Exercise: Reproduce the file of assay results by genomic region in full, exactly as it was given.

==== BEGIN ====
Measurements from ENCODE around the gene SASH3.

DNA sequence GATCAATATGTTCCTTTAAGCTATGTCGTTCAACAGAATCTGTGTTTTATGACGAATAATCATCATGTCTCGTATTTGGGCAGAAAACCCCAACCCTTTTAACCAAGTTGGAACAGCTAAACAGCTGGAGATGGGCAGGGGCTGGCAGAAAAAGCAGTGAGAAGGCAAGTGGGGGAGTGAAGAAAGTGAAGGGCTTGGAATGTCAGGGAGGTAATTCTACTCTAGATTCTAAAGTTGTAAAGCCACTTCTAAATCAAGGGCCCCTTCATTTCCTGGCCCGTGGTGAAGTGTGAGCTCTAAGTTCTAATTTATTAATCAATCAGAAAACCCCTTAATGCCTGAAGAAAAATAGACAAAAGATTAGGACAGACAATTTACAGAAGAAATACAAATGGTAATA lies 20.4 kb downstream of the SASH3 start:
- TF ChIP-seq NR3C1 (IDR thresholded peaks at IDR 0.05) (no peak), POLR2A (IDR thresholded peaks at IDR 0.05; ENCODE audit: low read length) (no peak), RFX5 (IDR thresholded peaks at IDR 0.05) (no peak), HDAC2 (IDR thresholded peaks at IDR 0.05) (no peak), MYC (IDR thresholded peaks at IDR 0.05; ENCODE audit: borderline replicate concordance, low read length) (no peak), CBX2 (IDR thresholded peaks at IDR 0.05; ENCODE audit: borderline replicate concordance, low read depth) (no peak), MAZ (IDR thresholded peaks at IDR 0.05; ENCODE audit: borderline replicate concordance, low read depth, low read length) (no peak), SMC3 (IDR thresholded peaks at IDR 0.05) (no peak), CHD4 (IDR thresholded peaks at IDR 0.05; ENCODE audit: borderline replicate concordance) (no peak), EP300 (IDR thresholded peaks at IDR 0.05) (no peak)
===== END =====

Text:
Measurements from ENCODE around the gene SASH3.

DNA sequence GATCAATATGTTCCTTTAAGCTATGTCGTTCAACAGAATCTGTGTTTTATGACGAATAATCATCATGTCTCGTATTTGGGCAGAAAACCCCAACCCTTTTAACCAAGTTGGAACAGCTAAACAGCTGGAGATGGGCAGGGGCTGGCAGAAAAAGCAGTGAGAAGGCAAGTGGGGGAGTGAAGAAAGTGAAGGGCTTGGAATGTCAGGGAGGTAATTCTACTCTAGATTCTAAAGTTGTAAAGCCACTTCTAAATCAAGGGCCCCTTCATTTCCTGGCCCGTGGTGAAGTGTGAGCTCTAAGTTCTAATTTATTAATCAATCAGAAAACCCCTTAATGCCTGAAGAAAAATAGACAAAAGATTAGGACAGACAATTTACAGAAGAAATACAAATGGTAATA lies 20.4 kb downstream of the SASH3 start:
- TF ChIP-seq NR3C1 (IDR thresholded peaks at IDR 0.05) (no peak), POLR2A (IDR thresholded peaks at IDR 0.05; ENCODE audit: low read length) (no peak), RFX5 (IDR thresholded peaks at IDR 0.05) (no peak), HDAC2 (IDR thresholded peaks at IDR 0.05) (no peak), MYC (IDR thresholded peaks at IDR 0.05; ENCODE audit: borderline replicate concordance, low read length) (no peak), CBX2 (IDR thresholded peaks at IDR 0.05; ENCODE audit: borderline replicate concordance, low read depth) (no peak), MAZ (IDR thresholded peaks at IDR 0.05; ENCODE audit: borderline replicate concordance, low read depth, low read length) (no peak), SMC3 (IDR thresholded peaks at IDR 0.05) (no peak), CHD4 (IDR thresholded peaks at IDR 0.05; ENCODE audit: borderline replicate concordance) (no peak), EP300 (IDR thresholded peaks at IDR 0.05) (no peak)